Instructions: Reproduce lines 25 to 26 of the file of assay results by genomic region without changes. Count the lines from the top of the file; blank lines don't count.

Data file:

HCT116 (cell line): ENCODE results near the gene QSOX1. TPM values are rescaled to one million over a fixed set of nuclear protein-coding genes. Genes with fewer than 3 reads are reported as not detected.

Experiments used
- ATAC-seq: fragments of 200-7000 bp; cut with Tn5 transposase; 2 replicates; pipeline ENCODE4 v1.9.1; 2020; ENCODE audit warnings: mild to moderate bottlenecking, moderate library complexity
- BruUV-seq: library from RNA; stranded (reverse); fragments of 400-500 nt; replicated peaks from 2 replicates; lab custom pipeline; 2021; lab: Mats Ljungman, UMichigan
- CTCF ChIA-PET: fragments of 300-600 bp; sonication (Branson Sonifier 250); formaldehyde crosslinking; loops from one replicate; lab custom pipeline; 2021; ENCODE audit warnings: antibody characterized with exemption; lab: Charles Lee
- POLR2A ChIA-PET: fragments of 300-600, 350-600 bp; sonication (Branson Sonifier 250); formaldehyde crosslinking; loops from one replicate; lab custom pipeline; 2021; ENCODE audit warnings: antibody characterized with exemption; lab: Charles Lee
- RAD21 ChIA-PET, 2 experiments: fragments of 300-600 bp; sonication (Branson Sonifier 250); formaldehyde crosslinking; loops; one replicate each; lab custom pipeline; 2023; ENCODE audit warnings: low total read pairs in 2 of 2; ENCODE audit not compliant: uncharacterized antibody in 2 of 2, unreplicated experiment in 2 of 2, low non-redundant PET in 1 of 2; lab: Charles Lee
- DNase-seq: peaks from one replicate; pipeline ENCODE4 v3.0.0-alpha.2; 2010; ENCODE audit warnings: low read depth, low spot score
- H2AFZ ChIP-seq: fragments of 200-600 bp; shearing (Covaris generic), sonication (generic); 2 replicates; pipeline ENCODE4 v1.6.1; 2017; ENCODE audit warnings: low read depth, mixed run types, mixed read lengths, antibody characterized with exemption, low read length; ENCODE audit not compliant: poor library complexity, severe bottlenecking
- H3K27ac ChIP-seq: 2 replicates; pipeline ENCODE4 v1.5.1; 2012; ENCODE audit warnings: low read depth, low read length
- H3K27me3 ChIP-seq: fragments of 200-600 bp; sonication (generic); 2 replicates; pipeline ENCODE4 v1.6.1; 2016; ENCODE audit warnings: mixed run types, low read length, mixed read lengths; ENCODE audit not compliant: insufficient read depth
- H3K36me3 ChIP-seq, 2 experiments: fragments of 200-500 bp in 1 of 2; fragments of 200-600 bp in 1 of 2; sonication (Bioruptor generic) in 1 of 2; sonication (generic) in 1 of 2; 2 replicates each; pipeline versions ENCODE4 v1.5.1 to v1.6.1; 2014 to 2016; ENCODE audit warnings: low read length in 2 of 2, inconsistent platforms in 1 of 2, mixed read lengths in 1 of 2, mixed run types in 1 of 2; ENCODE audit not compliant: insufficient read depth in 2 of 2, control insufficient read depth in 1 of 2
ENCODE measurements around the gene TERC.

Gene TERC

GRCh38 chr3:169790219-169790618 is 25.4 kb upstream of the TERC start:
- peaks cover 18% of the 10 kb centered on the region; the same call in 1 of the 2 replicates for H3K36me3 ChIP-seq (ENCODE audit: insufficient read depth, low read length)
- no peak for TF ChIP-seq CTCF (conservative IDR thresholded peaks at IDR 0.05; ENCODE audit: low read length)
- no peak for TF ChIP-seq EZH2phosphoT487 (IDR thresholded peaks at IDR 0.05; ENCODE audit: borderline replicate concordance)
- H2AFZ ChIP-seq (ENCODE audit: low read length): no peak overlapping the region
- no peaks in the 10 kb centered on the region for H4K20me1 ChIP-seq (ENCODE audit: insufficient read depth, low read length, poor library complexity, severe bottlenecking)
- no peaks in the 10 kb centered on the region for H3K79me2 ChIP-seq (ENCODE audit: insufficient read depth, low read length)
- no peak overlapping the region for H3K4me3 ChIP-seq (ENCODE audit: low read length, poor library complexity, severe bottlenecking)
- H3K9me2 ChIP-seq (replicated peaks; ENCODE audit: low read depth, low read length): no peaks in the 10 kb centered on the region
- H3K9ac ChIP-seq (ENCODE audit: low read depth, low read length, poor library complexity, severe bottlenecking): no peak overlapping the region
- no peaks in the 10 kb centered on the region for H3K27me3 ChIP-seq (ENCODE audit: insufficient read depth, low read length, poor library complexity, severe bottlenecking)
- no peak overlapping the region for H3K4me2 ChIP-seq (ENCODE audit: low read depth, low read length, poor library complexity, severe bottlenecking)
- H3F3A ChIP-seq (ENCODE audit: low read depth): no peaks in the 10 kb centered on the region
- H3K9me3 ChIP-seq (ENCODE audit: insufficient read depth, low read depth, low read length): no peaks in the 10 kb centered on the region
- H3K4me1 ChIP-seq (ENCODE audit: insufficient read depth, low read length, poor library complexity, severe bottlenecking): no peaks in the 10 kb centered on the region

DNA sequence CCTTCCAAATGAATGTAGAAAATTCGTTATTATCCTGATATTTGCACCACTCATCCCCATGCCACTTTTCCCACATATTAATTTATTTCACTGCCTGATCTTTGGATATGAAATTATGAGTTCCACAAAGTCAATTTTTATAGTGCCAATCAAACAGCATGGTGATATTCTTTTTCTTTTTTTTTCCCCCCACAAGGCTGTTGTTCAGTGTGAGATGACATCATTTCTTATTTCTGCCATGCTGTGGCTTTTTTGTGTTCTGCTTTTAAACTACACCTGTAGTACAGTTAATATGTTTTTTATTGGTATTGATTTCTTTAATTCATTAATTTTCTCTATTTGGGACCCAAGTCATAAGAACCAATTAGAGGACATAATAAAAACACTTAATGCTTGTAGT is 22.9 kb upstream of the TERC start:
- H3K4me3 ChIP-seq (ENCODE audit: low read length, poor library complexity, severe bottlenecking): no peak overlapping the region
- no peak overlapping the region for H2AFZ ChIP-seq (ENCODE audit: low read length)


- no peaks in the 10 kb centered on the region for H3K27me3 ChIP-seq (ENCODE audit: insufficient read depth, low read length, poor library complexity, severe bottlenecking)
- no peak overlapping the region for H3K4me2 ChIP-seq (ENCODE audit: low read depth, low read length, poor library complexity, severe bottlenecking)